The unpaired t-test was used to determine the significance of differences between groups for patient characteristics and cardiovascular variables. Differences between preinduction (control) and postinduction (anesthesia) heart rate (HR), mean arterial blood pressure (MAP), and Sao2 values were assessed with a paired t-test. Repeated-measures analysis of variance was used to examine the behavior of individual FA/FI ratios, end-tidal CO2, and RR measured at 1-min intervals throughout the study period. Probability values for multiple comparisons were corrected with the Bonferroni multiple comparison test. SPSS (version 8.0) statistical software (SPSS, Chicago, IL) was used for data analysis. Data were expressed as mean ± sd, and P < 0.05 was considered significant.
Two patients receiving the gas mixture with the small N2O concentration developed severe excitement and breath-holding during the induction, making the mask difficult to secure and allowing a brief entrainment of air; this was retrospectively recognized by the sudden decrease in anesthetic gas concentration. These findings were considered to produce unacceptable data for gas analysis, and both patients were eliminated from the study. No other complications including airway obstruction, secretions, or laryngospasm were observed in both groups of children. Patient characteristics with respect to age (S-N2O, 8.2 ± 3.5 yr; L-N2O, 6.8 ± 2.8 yr), weight (S-N2O, 33.5 ± 20.1 kg; L-N2O, 29.5 ± 16.2 kg), height (S-N2O, 125.6 ± 25.1 cm; L-N2O, 132.1 ± 25.3 cm), and sex (S-N2O, 4:4; L-N2O, 6:4 M:F) did not differ between groups. After the mask induction of anesthesia with 6% sevoflurane and N2O, HR increased more than control values, but this was not significant (S-N2O, HRcontrol = 95.5 ± 11.36 bpm; HRanesthesia = 100.0 ± 26.08 bpm;P = 0.65, not significant; L-N2O, HRcontrol = 95.8 ± 9.47 bpm; HRanesthesia = 114.9 ± 35.76 bpm;P = 0.08; not significant). However, MAP decreased from control values (S-N2O, MAPcontrol = 83.25 ± 8.38 mm Hg; MAPanesthesia = 71.40 ± 14.95 mm Hg;P = 0.08; not significant; L-N2O, MAPcontrol = 84.90 ± 11.73 mm Hg; MAPanesthesia = 69.00 ± 16.16 mm Hg;P = 0.007). Sao2 presented a small, but significant, increase in the S-N2O group (1.88% ± 1.13%;P = 0.002) as a result of breathing the O2-enriched gas mixture (Table 1).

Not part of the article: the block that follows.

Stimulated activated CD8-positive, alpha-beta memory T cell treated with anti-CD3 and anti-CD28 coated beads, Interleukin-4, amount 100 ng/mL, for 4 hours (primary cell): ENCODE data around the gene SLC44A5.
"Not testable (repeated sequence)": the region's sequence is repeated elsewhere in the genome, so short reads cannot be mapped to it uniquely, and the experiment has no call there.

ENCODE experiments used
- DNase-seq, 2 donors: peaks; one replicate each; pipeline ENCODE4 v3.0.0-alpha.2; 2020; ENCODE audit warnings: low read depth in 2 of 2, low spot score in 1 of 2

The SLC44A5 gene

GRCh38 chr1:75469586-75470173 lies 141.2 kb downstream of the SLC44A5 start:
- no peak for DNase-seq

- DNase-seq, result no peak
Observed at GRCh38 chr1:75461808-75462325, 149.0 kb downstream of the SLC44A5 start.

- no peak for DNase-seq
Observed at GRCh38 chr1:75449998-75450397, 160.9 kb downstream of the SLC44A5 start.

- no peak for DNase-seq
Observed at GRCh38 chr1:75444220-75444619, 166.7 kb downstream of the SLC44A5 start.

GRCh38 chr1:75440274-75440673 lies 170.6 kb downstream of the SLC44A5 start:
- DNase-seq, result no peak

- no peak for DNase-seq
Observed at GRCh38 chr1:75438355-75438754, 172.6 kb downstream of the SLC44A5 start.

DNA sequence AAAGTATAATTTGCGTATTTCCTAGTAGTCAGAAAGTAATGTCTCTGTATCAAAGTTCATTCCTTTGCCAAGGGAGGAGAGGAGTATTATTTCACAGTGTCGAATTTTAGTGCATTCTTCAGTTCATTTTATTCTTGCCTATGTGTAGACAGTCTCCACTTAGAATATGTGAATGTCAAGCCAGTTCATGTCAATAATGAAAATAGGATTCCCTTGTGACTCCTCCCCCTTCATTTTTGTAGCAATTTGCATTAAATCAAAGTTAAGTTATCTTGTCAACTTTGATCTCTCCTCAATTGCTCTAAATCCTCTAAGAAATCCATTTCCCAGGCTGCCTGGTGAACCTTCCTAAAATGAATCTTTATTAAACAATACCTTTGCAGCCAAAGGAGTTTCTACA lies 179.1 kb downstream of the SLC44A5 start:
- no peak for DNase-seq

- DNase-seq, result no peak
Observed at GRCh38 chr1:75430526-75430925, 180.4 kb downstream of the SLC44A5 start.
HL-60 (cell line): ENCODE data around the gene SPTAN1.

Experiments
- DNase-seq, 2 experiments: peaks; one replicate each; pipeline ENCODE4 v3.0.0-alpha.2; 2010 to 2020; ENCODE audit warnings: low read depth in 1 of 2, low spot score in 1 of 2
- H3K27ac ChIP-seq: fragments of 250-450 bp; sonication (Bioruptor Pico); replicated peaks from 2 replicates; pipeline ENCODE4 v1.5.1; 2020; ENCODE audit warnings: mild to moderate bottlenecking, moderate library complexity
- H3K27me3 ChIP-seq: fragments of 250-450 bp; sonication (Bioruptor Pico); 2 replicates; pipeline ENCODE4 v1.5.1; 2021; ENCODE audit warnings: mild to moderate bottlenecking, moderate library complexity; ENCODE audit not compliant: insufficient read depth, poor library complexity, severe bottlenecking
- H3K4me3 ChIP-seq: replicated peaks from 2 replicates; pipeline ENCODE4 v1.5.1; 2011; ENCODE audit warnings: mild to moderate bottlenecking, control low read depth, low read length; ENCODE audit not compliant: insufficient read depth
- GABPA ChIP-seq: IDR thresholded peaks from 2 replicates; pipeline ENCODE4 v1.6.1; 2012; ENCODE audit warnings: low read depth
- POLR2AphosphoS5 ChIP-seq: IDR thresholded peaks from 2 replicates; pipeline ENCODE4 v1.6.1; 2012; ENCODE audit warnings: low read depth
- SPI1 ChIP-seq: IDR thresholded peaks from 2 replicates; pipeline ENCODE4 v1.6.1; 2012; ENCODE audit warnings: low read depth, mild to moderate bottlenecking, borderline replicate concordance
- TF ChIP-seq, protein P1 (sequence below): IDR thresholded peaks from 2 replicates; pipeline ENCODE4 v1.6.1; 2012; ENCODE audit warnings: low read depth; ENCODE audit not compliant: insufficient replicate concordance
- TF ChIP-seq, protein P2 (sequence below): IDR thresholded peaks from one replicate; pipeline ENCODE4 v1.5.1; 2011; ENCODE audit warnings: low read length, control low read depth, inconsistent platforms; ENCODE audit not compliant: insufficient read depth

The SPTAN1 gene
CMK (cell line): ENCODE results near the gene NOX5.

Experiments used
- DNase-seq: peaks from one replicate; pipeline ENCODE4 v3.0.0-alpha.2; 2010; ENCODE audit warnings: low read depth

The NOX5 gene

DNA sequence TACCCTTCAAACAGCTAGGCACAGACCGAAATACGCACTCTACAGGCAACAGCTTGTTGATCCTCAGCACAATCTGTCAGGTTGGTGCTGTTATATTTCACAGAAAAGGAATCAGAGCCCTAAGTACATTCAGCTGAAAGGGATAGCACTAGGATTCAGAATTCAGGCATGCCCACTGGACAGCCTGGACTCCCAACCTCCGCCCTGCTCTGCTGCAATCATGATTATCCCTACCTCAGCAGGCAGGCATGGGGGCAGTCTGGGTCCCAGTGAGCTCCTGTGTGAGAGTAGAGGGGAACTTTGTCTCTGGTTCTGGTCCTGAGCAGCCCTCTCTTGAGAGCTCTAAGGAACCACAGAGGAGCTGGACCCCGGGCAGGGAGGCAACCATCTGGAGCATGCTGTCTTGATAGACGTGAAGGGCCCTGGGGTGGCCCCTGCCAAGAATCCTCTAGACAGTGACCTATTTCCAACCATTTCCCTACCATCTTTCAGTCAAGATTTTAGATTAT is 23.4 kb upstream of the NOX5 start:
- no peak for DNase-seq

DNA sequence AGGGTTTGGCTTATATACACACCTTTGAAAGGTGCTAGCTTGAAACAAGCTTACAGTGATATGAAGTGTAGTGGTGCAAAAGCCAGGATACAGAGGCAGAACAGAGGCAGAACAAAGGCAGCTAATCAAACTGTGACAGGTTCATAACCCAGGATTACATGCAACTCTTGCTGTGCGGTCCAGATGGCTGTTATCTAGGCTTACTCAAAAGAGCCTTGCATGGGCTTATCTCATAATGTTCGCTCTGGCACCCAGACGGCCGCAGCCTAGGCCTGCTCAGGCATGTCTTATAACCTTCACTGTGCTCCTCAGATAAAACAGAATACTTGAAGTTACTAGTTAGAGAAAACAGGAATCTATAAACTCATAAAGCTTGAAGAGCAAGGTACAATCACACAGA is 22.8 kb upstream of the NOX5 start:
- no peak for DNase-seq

End-tidal CO2 remained virtually unchanged throughout the study period (37.02 ± 0.87 mm Hg) despite a nonstatistically significant trend to hyperventilate observed in the L-N2O group at the first minute (Fig. 1, top two curves). RR was reduced at the beginning of the induction (Fig. 1, bottom two curves), typically representing breath-holding events during inhaled anesthesia, but then gradually increased (18.72 ± 0.94 bpm). Differences between groups were not significant.
In the study period, the FA/FI for O2 increased significantly (F = 5.92, P < 0.001). The rate was faster at the beginning, and then values remained steady. The increase in FA/FI for O2 was similar in both groups (L-N2O, 0.92 ± 0.06; S-N2O, 0.92 ± 0.08) and did not differ significantly (Fig. 2).